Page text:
Kabul [Afghanistan], September 29 (ANI): Amid the surge in unemployment and poverty in Afghanistan, a retired professor from Kabul University was found selling second-hand goods at the roadside in Herat city to fulfil his needs, reported TOLO News.
Ever since the Taliban group took control of Kabul following the dramatic fall of the Ashraf Ghani government, professor Abdul Qayum Khajazada, who taught at the Faculty of Science of Kabul University for 35 years, retired from his service. For the last 2 years, Khajazada has not received pension, forcing him to do odd jobs.
The retired professor said that due to the financial crunch, he is forced to sell clothes on the streets to support his family of six members, TOLO News reported.
"I retired at the age of 65. Because the pension is not being paid right now and my children are hungry, I had to turn to selling things, especially second-hand things," Khajazada said.
Sayed Ashraf Sadat, a civil rights activist, said that many people were forced to do such jobs because their pensions were not paid to them, which is likely to put them in a more vulnerable state.
"Specialists and academics play an essential role in the growth of society, and their needs should be taken seriously," he said.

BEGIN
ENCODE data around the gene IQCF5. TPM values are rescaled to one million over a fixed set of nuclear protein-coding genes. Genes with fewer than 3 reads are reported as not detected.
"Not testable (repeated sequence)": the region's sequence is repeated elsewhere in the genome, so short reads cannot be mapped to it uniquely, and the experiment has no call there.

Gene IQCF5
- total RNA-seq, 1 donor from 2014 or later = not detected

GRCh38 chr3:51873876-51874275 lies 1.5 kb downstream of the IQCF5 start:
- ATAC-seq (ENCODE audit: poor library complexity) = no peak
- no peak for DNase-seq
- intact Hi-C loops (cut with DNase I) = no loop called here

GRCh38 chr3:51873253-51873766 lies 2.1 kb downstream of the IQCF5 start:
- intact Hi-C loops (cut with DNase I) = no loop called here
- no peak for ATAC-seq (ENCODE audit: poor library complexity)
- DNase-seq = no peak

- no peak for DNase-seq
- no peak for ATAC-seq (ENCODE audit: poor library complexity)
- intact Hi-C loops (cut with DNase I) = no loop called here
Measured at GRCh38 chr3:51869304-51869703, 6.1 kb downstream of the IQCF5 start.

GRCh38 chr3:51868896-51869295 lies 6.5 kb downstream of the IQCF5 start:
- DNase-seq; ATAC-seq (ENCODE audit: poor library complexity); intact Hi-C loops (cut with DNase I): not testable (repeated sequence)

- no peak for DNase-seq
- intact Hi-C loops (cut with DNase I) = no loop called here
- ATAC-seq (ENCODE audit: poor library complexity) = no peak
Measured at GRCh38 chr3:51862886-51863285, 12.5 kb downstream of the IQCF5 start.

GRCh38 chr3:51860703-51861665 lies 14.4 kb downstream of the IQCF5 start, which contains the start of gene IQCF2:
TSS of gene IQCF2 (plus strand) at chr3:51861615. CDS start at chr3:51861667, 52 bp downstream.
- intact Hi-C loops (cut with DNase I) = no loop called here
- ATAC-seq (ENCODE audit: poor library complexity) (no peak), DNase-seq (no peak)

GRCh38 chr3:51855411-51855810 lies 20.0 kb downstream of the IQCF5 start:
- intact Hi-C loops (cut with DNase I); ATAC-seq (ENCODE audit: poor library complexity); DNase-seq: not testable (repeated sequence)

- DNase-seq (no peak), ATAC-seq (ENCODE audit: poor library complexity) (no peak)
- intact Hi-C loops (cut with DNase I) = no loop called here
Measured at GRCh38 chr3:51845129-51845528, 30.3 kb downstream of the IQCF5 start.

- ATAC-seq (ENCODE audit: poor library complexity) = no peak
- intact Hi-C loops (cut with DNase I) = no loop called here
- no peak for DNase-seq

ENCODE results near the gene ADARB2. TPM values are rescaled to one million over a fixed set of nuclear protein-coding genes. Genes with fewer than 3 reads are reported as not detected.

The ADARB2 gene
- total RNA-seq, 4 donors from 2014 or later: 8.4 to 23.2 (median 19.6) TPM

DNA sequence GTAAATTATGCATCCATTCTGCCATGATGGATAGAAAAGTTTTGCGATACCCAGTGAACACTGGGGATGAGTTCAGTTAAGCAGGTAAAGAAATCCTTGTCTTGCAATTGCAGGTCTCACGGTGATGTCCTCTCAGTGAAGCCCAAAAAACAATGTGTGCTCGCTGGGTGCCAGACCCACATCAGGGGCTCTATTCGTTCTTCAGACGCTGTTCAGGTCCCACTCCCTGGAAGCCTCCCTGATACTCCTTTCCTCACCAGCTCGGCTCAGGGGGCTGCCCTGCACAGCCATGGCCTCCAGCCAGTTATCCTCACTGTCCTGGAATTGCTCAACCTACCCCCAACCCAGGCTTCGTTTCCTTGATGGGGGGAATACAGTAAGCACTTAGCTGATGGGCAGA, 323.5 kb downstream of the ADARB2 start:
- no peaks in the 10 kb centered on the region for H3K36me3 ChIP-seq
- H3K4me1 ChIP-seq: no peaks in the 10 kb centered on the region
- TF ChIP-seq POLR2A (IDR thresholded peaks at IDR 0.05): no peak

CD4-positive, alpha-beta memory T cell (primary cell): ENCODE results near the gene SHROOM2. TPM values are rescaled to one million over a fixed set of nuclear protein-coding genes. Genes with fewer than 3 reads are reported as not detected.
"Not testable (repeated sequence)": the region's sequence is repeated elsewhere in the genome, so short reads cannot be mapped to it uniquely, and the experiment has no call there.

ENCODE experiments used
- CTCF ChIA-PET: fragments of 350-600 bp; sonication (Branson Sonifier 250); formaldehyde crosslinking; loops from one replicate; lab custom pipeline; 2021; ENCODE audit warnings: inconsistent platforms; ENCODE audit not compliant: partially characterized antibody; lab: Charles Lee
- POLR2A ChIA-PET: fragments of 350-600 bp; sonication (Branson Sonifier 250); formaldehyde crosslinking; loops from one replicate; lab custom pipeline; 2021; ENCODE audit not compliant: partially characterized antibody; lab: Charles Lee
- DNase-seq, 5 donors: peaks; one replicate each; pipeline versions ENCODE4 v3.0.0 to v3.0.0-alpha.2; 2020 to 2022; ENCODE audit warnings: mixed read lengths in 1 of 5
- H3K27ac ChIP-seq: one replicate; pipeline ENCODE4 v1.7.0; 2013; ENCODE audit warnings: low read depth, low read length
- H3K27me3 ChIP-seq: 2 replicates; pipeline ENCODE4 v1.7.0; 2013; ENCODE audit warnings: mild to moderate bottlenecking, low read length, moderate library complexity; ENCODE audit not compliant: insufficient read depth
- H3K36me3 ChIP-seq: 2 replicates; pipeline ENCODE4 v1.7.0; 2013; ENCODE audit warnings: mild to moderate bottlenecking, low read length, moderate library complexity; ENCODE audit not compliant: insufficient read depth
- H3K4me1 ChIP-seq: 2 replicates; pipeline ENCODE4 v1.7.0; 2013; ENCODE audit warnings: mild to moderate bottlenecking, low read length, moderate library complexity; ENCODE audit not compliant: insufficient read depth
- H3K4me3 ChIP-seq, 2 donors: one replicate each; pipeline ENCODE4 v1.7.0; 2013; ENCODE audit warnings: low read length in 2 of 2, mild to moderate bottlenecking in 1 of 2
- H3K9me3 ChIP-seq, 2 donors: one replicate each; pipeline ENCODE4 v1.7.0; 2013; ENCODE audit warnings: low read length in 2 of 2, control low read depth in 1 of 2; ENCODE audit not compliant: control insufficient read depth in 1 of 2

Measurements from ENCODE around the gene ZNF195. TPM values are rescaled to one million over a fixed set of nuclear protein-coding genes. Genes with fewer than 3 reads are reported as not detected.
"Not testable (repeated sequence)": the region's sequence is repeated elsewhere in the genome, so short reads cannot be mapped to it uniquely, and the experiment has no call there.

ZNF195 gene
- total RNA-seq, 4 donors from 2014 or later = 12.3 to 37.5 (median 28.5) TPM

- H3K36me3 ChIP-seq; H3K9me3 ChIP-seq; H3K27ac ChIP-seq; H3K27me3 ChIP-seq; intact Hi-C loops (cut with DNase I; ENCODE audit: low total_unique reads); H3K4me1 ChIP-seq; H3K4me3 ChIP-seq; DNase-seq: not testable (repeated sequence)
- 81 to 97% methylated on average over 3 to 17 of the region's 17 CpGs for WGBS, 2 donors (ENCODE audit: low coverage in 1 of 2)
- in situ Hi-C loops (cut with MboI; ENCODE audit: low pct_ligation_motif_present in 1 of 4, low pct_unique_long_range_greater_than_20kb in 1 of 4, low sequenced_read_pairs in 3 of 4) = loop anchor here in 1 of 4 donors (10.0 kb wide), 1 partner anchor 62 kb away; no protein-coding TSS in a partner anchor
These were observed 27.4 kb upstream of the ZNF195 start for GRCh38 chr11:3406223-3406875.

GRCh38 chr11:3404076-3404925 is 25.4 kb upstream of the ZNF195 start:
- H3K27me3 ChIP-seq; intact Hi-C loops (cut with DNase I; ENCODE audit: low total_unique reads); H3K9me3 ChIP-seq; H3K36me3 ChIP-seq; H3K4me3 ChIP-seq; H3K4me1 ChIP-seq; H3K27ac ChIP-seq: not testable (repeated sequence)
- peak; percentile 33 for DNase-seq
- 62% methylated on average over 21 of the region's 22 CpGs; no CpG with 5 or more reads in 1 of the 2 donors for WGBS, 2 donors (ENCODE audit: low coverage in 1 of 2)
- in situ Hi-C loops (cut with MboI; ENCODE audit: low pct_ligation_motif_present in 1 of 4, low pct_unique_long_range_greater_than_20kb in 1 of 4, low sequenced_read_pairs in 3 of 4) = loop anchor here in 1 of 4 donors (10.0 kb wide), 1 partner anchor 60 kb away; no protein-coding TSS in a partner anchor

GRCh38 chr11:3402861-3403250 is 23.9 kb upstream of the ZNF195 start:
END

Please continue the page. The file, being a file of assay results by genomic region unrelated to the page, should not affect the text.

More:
Apart from serving as a professor, Khajazada has also contributed to the Presidential Palace and Afghanistan's national radio and television for years.
Hamza, one of the students of Khajazada, said, "He has helped the society and the students, members of the society.""When we see that our teachers have left their jobs and do not have the desire to teach at universities, we cannot do our duty," said Ramin, another student.
Under the Taliban's rule, the economic problems in the country have worsened, leading to the rise of unemployment and poverty.
Earlier in May, many military veterans and retired employees residing in the country voiced their concerns over unpaid pensions, TOLO News reported.
They gathered before the Directorate of Retiree Pensions in Kabul to complain about unpaid pensions and threatened to take to the streets if their issues were not resolved. However, there has been no concrete action taken to address their demands.
Afghanistan, a country heavily reliant on aid, lost Western donor support with the Taliban's return to power following the US and NATO pullout in August 2021.
The Afghan economy swiftly collapsed, forcing self-sufficient Afghans to seek humanitarian aid to survive. Because of widespread human rights violations, the Taliban's regime has been under international isolation.
Notably, with the resurgence of the Taliban in August 2021 in Afghanistan, the country's educational system has suffered a significant setback. As a result, girls have been deprived of access to education, and seminaries or religious schools have gradually filled the void left by schools and universities. (ANI)